H. H. Holmes was the name taken by Herman Webster Mudgett, and really, who can blame him for changing it? In a nice piece of synchronicity, Holmes (America’s first celebrated serial killer) began his career of murder in 1888, the same year that Jack the Ripper was pursuing his own interests in London. And though not as well known today as Jack, H.H. Holmes was by far one of the most horrific mass murders of modern history.

Dr. Mudgett graduated from the University of Michigan Medical School in 1884, where he amused himself by stealing cadavers from the lab, and concocting elaborate insurance schemes.

By 1888, Mudgett was working as a chemist in a drugstore in Chicago under the name H.H. Holmes. His employer (a woman) mysteriously disappeared in 1890, leaving him in control of a flourishing business. Above the drugstore was a flat which Homes shared with a married couple, Icilius and Julia Conner; he was a jeweler, while Julia worked as Holmes’s secretary. Julia and her daughter were just two of the twenty-seven victims Holmes bragged of having murdered. Across the road was a vacant lot, which Holmes purchased as the site for his hotel, named appropriately "Holmes’s Castle."

The hotel, which was completed in 1891, had been built by several different crews of contractors, hired by Holmes to prevent any one person from knowing all of the features of his killing jar. Inside, the hotel was surreal. There were rooms without doors, doors that opened onto brick walls, an elevator shaft with no elevator and an elevator with no shaft. There were also trapdoors, secret passages and hidden stairways.

All the guestrooms were equipped with peepholes so that Holmes could spy on female guests undressing. After seducing and chloroforming a victim, she would be slipped into a greased chute – there was one on each floor -- which led to the building’s basement. Once in the basement with his victim, a whole range of amusements awaited him. One of Holmes’s favorite activities was to place his unconscious victim in a sealed room with a glass ceiling. As he admitted in his memoirs, he enjoyed watching the woman wake up and realize she was trapped and seeing her scream and claw the walls. Then, when her terror was at its height, poison gas would be pumped into the chamber as Holmes sat back and enjoyed her death throes.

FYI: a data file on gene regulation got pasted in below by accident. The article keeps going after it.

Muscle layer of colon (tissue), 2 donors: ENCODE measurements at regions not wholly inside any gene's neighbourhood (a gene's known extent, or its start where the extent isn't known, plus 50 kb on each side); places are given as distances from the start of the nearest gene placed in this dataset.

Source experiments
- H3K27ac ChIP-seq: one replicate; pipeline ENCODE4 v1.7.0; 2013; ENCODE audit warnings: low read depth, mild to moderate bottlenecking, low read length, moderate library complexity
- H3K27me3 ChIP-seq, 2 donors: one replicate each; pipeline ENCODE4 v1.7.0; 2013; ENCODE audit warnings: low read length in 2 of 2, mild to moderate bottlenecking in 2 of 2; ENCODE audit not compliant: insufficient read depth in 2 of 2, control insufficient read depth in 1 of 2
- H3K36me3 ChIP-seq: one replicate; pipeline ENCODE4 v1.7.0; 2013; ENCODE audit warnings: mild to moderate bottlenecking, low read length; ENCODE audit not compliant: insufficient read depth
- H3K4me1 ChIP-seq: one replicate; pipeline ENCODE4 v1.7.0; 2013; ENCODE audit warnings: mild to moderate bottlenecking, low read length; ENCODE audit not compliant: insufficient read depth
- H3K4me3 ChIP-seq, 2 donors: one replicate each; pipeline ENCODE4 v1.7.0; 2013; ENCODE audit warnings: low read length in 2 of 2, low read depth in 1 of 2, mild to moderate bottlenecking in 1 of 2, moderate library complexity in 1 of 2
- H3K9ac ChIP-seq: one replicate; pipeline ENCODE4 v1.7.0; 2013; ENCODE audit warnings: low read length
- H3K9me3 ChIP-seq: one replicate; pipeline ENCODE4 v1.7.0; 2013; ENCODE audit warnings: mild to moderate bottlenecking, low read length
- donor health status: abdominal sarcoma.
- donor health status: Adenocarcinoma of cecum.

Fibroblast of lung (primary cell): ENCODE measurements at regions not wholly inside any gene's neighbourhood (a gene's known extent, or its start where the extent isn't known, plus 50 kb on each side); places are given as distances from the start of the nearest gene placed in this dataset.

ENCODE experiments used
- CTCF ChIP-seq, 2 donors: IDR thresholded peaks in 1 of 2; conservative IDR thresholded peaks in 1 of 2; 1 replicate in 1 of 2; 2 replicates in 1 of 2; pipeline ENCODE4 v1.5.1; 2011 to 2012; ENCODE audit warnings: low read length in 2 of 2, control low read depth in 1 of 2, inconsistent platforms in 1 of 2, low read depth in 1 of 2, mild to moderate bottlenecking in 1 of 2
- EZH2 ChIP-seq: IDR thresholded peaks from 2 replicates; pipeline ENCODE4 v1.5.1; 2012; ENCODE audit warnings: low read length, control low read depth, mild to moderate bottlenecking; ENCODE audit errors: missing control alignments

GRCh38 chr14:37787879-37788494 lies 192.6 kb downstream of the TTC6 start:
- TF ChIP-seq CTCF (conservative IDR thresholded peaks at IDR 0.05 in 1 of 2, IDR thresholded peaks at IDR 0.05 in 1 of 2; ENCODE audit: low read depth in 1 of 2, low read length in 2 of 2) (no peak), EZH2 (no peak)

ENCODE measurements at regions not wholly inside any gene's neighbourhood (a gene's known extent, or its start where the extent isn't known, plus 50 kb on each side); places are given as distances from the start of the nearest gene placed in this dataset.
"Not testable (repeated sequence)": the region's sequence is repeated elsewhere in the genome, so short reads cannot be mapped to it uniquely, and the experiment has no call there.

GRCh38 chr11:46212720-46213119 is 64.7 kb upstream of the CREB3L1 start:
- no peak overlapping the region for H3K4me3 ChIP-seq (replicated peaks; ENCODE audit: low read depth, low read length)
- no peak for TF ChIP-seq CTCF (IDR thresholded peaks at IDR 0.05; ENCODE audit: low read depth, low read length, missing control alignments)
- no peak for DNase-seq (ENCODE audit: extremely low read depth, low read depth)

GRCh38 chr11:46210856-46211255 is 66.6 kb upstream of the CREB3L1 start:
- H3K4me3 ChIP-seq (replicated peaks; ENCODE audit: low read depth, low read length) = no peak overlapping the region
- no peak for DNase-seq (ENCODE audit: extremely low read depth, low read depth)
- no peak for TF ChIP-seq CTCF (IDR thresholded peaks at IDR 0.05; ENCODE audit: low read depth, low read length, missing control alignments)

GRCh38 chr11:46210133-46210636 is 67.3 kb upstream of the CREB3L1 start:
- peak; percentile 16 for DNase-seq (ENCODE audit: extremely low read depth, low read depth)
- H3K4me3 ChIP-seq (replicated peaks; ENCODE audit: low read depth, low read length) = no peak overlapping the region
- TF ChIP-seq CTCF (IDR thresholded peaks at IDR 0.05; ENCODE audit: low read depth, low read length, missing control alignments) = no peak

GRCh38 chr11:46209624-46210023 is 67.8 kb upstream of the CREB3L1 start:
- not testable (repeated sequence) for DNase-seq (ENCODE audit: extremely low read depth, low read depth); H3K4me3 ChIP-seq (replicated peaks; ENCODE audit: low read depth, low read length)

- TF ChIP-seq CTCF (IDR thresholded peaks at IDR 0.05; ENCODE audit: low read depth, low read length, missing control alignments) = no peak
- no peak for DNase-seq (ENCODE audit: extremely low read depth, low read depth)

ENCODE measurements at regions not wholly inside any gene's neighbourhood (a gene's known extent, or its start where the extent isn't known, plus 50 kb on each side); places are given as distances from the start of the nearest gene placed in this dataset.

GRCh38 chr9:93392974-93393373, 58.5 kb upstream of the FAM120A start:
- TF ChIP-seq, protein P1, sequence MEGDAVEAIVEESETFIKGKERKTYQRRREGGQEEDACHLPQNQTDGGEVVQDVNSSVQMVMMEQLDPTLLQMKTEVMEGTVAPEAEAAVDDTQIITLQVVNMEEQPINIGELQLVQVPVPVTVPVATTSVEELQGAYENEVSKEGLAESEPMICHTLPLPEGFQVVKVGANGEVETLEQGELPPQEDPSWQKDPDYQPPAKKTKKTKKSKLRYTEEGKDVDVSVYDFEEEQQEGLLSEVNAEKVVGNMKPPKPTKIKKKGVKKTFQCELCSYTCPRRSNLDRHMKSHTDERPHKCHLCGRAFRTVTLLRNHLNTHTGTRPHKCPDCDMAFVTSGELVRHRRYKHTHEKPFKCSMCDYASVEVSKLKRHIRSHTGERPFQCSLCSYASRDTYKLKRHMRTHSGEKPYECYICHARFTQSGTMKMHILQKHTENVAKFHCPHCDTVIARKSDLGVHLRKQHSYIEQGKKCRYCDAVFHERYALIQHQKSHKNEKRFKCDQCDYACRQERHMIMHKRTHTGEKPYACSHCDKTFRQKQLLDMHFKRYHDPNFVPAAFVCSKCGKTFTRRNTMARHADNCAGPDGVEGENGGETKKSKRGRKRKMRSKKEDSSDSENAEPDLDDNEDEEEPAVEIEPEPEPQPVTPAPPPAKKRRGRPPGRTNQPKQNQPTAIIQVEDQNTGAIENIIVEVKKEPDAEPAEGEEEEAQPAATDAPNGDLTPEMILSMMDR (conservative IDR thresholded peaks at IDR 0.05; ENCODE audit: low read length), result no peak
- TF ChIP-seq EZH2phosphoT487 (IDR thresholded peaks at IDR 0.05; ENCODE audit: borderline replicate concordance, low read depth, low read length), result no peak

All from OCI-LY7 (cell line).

But the gas chamber room (which Holmes referred to as "the vault") was only the beginning. There was an asbestos-lined room with a large gas jet in one wall for incinerating luckless women; there was a dissection room, which contained numerous instruments of surgery and torture, and a third room which held a rack. In addition, there were complete facilities for disposing of embarrassing evidence: an oven for cremation, large vats of acid, and, of course, the tried and true lime pit.

In 1894, Holmes was arrested for insurance fraud - the police searched the hotel, and the house of horrors was revealed, including the skeletons of several women. He confessed to twenty-seven killings and detailed them in his memoirs. He was hanged in Moyamensing Prison in Philadelphia on May 7, 1896. His castle, he wrote in his memoirs, was designed "...for the pleasure of killing my fellow beings, to hear their cries for mercy and pleas to be allowed even sufficient time to pray…"

by Peter Dain